I truly did think this film was fantastic. The soundtrack is brilliant and there are some standout tracks climbing the charts right now. The best part of the film was definitely the chemistry between Cooper and GaGa. Lady’s acting wasn’t on par with someone with the calibre of Cooper throughout the whole film but there was a rawness about her performance that struck a chord (pun intended). It also helps that she has an amaxing voice and is already a global superstar. The scene where she is dragged on stage to sing her original song with Cooper that he arranged for her is nothing short of spine-tingling. Her unsuredness and half-embarrassment at singing her song is adorable and makes you root for the character from there until the end of the film. So go for the tunes, go for the emotions. Go if you want to see Lady Gaga’s nipple around halfway  through the movie. Go for the love of it all!

The Doorman’s Daytime – Week 3

The one constant thing in a night shift doorman’s daytime is the easy access to programs on every streaming device, as well as movies, podcasts and articles. The odd sleep schedule that accompanies the job is a tad annoying. The reduced time you get to spend with friends is another grievance but once you are engrossed in a new show you stop feeling sorry for yourself and continue to vegetate. Episode after episode is consumed. Season after season is watched through increasingly aching eyes. You should really take a break, or at least use your phone for something more productive, but that’s too much effort. The only time legs are used are to swing your arse from the couch to the other part of the couch so your back doesn’t hurt anymore. Enough about my Tuesdays!
This week, I started going to the gym again. All summer long I used the excuse of the GAA season to not stay active. I played a handful of games and skipped the rest for work. So I decided that enough was enough and that I would eat healthier and cut out the eating out. The drawback to this increase in activity is the lack of time for binge-watching T.V. shows and movies. I can’t concentrate on podcasts when I exercise so I listened to Eminem’s new album.Let me tell you, that guy is angry! I didn’t watch as much this week because of this. I also didn’t read as much because I left my bag with all the books I’m currently reading in a friend’s house after an almighty session. I did use my night shifts to binge a few things instead of working. So let’s have a look.

Bojack Horseman (Season 5)

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I couldn’t remember much of the specifics of the first four seasons of Bojack because I binged them all separately and never together. I loved the show before and remembered the basics; Bojack is an asshole who sometimes redeems himself but always manages to ruin his life and other people’s lives; Diane is the book smart friend who may or may not have feelings for Bojack while being with someone else; Todd is the zany, typical comic relief who slowly develops into a rounded character; Princess Carolyn is the unlucky in love agent turned manager who can’t have kids while always batting for Bojack. I was not prepared for how much of their awful, sad lives that I couldn’t remember would come flooding back as I watched.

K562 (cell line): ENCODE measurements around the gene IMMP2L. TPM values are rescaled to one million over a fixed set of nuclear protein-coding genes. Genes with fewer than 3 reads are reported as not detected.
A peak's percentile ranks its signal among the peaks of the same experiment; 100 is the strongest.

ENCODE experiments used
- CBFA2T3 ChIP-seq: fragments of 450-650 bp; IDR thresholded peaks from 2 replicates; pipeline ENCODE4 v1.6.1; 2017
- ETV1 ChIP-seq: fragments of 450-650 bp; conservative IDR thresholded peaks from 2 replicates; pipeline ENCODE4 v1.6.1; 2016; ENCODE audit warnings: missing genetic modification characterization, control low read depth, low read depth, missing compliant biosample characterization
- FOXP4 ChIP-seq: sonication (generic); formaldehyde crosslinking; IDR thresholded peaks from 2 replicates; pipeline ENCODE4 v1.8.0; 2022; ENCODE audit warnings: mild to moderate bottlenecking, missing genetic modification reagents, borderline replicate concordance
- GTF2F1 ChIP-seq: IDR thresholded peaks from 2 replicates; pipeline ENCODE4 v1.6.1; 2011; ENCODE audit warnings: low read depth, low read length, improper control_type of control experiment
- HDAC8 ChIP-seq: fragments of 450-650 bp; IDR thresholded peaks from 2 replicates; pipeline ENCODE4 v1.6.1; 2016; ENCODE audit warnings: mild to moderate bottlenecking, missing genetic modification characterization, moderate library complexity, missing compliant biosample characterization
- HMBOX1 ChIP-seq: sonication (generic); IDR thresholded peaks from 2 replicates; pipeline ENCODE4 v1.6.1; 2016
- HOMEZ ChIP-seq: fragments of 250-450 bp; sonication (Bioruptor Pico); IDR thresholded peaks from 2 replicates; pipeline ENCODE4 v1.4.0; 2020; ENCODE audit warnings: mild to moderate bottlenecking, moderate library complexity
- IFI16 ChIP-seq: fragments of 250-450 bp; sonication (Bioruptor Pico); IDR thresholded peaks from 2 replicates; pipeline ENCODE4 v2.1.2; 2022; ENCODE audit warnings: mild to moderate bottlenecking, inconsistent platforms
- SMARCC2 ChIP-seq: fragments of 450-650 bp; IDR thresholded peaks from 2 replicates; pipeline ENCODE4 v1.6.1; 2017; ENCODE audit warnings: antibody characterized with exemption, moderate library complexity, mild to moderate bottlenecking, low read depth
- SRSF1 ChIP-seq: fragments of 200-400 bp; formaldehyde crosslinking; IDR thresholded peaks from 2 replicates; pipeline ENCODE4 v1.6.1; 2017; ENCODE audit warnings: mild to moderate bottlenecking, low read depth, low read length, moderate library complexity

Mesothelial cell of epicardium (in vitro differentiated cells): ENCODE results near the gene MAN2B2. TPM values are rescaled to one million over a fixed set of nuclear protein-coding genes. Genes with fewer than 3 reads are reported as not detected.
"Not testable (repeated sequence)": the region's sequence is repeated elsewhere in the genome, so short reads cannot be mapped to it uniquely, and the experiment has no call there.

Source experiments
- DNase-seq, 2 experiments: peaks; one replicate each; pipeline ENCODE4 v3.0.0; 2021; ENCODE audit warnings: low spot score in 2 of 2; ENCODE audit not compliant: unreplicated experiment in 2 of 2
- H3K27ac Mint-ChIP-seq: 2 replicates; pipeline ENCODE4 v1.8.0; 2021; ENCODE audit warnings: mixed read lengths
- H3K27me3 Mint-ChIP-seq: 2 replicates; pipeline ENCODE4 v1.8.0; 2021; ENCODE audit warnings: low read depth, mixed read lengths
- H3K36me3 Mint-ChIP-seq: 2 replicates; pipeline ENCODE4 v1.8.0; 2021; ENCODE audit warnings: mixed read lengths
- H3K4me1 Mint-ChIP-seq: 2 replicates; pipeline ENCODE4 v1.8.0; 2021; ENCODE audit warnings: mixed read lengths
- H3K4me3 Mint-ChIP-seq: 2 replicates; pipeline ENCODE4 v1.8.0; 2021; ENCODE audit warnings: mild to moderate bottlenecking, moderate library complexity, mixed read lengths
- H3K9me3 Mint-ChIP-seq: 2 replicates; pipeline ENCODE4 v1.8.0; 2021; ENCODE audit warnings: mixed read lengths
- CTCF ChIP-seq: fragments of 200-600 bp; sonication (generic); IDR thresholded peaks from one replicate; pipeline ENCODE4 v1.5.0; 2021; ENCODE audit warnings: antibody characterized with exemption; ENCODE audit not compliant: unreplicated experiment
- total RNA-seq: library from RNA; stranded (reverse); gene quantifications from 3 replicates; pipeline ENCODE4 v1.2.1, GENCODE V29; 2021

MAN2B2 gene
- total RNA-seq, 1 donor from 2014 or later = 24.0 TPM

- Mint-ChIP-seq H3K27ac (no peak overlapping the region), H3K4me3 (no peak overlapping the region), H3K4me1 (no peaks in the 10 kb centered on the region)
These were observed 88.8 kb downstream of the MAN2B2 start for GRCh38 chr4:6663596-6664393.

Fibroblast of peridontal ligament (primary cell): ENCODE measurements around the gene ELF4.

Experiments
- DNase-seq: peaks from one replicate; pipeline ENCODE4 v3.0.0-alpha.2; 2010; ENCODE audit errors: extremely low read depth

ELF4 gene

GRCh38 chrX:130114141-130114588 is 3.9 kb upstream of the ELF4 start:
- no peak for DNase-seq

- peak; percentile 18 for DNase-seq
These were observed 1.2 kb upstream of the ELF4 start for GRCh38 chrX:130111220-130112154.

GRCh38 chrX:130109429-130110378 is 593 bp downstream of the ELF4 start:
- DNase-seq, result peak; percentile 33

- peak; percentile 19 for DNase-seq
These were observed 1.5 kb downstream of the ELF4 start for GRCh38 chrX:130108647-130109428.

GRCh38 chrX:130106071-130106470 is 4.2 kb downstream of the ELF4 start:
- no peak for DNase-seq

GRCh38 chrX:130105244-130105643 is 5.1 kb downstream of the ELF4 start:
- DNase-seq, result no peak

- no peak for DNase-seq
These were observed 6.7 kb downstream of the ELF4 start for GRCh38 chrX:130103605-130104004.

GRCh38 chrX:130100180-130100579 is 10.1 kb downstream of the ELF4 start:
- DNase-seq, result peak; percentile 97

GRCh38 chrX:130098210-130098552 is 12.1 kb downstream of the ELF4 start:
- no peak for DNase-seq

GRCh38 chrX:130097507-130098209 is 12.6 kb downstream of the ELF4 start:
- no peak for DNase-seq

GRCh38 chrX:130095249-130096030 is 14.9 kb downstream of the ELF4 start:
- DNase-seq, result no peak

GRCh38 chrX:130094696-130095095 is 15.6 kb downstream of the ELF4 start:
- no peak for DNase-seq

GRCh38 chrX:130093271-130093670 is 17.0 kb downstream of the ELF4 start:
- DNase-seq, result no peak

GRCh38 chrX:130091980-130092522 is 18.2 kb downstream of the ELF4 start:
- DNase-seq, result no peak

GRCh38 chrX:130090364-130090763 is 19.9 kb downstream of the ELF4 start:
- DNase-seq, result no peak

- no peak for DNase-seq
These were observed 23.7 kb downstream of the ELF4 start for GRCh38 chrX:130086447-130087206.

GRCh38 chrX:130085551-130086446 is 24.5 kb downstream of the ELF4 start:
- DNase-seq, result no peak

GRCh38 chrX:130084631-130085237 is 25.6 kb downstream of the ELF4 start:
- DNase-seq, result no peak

It is a truly fantastic show that is tough to watch because each episode packs a lot of jokes and comedy around a seismic gut-punch of emotional growth or regression in a character. The fourth season especially dives into Bojack’s childhood and his mother’s reasons for being cold and unloving. It was tough to binge that season because, while the episodes were marvellous and some are ranked in the top echelons of IMDbs top rated episodes, each one left me feeling emotionally drained.
Season 5 is no different. I’ll have to watch it through again to fully appreciate the season. The writers pull no punches, really plumming the depths to which we, the viewer, are willing to go to keep rooting for Bojack. He is plagued by demons even more so in this fifth outing and his past indiscretions are coming back to the surface.
Princess Carolyn spends the season putting out more fires and trying to adopt a baby. Diane and Mr. Peanutbutter have split up and are trying to wade through life without each other. Todd, now crashing on Princess Carolyn’s couch, finds himself in another wacky adventure as one of the top dogs at a website that tells people the time. This show is just fantastic.
Special mention goes to Episode 6, “Free Churro”. The entire twenty-five minutes is just Bojack delivering a heart-wrenching eulogy at his mother’s funeral. Television gold.

Crazy Rich Asians

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I do love a good rom-com. I enjoy the comedy, the always over the top endings and the soundtracks. Movies like About Time, Me Before You and Love, Rosie are some of my favourite movies of all time. They have interesting plots and are just the right amount of corny and cringy. That’s why I was surprised that I didn’t like this movie. The cast are all generically handsome or beautiful; there were sad English songs sang in Mandarin/Chinese; one of the climactic scenes was so over the top it as surreal. Despite all that, it just wasn’t good. The dialogue was clunky, the plot kind of raced along without a whole heap of context and the conflict between the two leads seemed forced. That being said, the aforementioned over the top scene was absolutely fantastic.